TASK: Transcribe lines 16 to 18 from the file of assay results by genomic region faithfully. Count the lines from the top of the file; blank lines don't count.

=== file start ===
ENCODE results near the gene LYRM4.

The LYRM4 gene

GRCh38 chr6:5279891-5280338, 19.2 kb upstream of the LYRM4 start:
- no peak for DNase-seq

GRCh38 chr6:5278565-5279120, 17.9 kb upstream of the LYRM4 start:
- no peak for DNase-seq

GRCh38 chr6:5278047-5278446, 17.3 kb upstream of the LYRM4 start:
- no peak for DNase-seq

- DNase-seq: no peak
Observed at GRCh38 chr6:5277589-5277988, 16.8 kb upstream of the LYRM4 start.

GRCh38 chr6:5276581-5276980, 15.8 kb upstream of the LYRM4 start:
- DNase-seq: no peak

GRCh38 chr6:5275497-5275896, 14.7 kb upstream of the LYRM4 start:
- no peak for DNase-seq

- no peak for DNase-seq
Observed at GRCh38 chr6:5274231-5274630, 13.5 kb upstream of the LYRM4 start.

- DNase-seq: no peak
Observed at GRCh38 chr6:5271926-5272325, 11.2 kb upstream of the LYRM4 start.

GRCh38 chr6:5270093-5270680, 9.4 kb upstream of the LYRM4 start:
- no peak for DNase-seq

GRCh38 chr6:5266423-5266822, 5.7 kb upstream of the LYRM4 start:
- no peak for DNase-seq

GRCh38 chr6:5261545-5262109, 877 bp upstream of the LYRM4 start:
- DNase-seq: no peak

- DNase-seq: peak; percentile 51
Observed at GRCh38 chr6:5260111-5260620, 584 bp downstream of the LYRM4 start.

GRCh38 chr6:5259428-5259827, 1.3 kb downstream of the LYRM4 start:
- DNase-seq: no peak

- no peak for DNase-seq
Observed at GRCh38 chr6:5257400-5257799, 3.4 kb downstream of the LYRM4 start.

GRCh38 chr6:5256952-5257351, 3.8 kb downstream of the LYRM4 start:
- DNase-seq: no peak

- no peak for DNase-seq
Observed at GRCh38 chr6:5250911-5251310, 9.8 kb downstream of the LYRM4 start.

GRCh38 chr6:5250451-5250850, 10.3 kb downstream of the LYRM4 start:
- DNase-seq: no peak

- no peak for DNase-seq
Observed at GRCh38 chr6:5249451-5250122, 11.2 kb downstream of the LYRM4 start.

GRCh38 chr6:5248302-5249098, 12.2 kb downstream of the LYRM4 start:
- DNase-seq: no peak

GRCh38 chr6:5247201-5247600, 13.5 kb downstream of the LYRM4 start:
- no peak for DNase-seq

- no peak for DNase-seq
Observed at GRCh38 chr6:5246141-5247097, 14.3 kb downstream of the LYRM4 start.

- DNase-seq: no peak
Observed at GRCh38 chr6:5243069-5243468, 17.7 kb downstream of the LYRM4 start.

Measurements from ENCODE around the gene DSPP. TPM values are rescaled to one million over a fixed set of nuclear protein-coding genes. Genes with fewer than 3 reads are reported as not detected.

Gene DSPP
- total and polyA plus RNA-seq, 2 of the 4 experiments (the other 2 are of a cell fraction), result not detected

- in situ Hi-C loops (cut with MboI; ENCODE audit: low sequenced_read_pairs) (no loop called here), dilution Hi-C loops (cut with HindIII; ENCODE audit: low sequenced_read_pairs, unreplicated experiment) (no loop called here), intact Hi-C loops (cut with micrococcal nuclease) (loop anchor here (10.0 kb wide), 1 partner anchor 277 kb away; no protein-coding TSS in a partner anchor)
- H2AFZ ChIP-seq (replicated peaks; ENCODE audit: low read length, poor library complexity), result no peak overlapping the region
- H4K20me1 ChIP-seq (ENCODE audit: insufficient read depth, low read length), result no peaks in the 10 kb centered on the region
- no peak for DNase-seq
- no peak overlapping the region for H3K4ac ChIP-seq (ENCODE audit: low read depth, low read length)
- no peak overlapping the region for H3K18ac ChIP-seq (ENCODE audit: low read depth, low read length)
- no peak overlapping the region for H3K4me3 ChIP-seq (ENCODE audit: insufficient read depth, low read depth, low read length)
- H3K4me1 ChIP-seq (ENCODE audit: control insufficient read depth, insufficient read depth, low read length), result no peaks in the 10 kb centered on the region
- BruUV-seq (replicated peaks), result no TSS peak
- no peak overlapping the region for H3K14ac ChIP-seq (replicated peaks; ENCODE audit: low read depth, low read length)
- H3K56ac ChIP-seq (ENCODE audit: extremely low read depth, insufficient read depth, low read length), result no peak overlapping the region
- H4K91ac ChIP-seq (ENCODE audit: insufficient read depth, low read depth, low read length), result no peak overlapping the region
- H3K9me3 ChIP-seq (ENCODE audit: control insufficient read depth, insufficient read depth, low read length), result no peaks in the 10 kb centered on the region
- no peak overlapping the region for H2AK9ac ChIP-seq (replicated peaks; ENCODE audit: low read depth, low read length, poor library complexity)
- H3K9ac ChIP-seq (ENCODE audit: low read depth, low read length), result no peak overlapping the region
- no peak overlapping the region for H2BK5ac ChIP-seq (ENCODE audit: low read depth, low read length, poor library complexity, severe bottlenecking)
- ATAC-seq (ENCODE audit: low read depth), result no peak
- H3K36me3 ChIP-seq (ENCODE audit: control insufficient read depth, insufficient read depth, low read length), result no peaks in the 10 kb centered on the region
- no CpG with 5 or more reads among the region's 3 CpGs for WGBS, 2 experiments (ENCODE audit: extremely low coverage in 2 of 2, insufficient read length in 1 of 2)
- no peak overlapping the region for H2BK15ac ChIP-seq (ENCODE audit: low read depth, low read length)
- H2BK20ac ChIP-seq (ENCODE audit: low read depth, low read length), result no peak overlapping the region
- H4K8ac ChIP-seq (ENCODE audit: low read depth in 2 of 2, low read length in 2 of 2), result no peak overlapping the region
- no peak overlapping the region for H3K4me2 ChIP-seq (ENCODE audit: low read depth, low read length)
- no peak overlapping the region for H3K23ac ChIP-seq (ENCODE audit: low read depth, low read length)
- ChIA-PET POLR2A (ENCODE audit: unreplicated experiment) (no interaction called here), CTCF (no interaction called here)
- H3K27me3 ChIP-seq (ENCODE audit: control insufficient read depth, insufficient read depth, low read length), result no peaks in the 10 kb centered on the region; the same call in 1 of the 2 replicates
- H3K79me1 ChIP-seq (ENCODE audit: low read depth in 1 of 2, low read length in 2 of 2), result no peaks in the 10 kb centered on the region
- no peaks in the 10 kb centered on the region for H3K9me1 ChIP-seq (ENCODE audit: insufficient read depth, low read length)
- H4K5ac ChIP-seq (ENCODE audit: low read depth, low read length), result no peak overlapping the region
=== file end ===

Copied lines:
Observed at GRCh38 chr6:5274231-5274630, 13.5 kb upstream of the LYRM4 start.

- DNase-seq: no peak
Observed at GRCh38 chr6:5271926-5272325, 11.2 kb upstream of the LYRM4 start.